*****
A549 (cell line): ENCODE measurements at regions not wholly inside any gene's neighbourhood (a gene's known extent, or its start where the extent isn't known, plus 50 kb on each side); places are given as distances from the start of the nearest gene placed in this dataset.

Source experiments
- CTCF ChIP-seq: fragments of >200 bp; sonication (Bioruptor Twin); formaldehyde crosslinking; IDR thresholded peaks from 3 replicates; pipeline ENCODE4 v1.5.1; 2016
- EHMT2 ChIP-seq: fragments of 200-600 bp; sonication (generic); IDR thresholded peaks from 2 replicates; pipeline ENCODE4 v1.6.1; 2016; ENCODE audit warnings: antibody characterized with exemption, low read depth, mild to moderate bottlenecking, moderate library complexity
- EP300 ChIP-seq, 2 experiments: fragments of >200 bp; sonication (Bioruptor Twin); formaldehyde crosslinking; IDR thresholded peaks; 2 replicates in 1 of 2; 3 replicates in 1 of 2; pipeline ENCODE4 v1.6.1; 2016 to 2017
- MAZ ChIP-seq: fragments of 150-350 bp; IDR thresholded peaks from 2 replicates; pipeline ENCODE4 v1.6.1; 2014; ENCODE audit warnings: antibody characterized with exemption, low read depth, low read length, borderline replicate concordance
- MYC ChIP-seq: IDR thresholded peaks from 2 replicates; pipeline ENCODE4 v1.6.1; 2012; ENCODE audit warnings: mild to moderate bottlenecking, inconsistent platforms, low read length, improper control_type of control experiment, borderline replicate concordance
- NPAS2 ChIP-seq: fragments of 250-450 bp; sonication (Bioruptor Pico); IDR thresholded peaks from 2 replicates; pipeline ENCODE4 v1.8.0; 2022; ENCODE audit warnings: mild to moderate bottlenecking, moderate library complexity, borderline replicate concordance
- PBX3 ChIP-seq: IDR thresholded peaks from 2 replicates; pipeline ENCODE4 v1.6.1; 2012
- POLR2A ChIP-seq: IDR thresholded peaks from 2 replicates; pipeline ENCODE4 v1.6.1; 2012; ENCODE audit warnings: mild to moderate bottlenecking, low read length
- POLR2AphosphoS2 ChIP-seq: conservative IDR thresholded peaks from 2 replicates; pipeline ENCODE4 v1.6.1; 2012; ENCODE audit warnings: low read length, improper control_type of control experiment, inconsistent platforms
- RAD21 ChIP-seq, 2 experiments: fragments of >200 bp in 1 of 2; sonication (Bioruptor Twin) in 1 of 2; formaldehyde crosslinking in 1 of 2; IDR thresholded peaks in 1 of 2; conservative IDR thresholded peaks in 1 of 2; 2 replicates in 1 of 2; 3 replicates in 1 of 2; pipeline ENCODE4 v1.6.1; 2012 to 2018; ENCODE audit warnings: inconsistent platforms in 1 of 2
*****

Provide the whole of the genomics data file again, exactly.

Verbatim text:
A549 (cell line): ENCODE measurements at regions not wholly inside any gene's neighbourhood (a gene's known extent, or its start where the extent isn't known, plus 50 kb on each side); places are given as distances from the start of the nearest gene placed in this dataset.

Source experiments
- CTCF ChIP-seq: fragments of >200 bp; sonication (Bioruptor Twin); formaldehyde crosslinking; IDR thresholded peaks from 3 replicates; pipeline ENCODE4 v1.5.1; 2016
- EHMT2 ChIP-seq: fragments of 200-600 bp; sonication (generic); IDR thresholded peaks from 2 replicates; pipeline ENCODE4 v1.6.1; 2016; ENCODE audit warnings: antibody characterized with exemption, low read depth, mild to moderate bottlenecking, moderate library complexity
- EP300 ChIP-seq, 2 experiments: fragments of >200 bp; sonication (Bioruptor Twin); formaldehyde crosslinking; IDR thresholded peaks; 2 replicates in 1 of 2; 3 replicates in 1 of 2; pipeline ENCODE4 v1.6.1; 2016 to 2017
- MAZ ChIP-seq: fragments of 150-350 bp; IDR thresholded peaks from 2 replicates; pipeline ENCODE4 v1.6.1; 2014; ENCODE audit warnings: antibody characterized with exemption, low read depth, low read length, borderline replicate concordance
- MYC ChIP-seq: IDR thresholded peaks from 2 replicates; pipeline ENCODE4 v1.6.1; 2012; ENCODE audit warnings: mild to moderate bottlenecking, inconsistent platforms, low read length, improper control_type of control experiment, borderline replicate concordance
- NPAS2 ChIP-seq: fragments of 250-450 bp; sonication (Bioruptor Pico); IDR thresholded peaks from 2 replicates; pipeline ENCODE4 v1.8.0; 2022; ENCODE audit warnings: mild to moderate bottlenecking, moderate library complexity, borderline replicate concordance
- PBX3 ChIP-seq: IDR thresholded peaks from 2 replicates; pipeline ENCODE4 v1.6.1; 2012
- POLR2A ChIP-seq: IDR thresholded peaks from 2 replicates; pipeline ENCODE4 v1.6.1; 2012; ENCODE audit warnings: mild to moderate bottlenecking, low read length
- POLR2AphosphoS2 ChIP-seq: conservative IDR thresholded peaks from 2 replicates; pipeline ENCODE4 v1.6.1; 2012; ENCODE audit warnings: low read length, improper control_type of control experiment, inconsistent platforms
- RAD21 ChIP-seq, 2 experiments: fragments of >200 bp in 1 of 2; sonication (Bioruptor Twin) in 1 of 2; formaldehyde crosslinking in 1 of 2; IDR thresholded peaks in 1 of 2; conservative IDR thresholded peaks in 1 of 2; 2 replicates in 1 of 2; 3 replicates in 1 of 2; pipeline ENCODE4 v1.6.1; 2012 to 2018; ENCODE audit warnings: inconsistent platforms in 1 of 2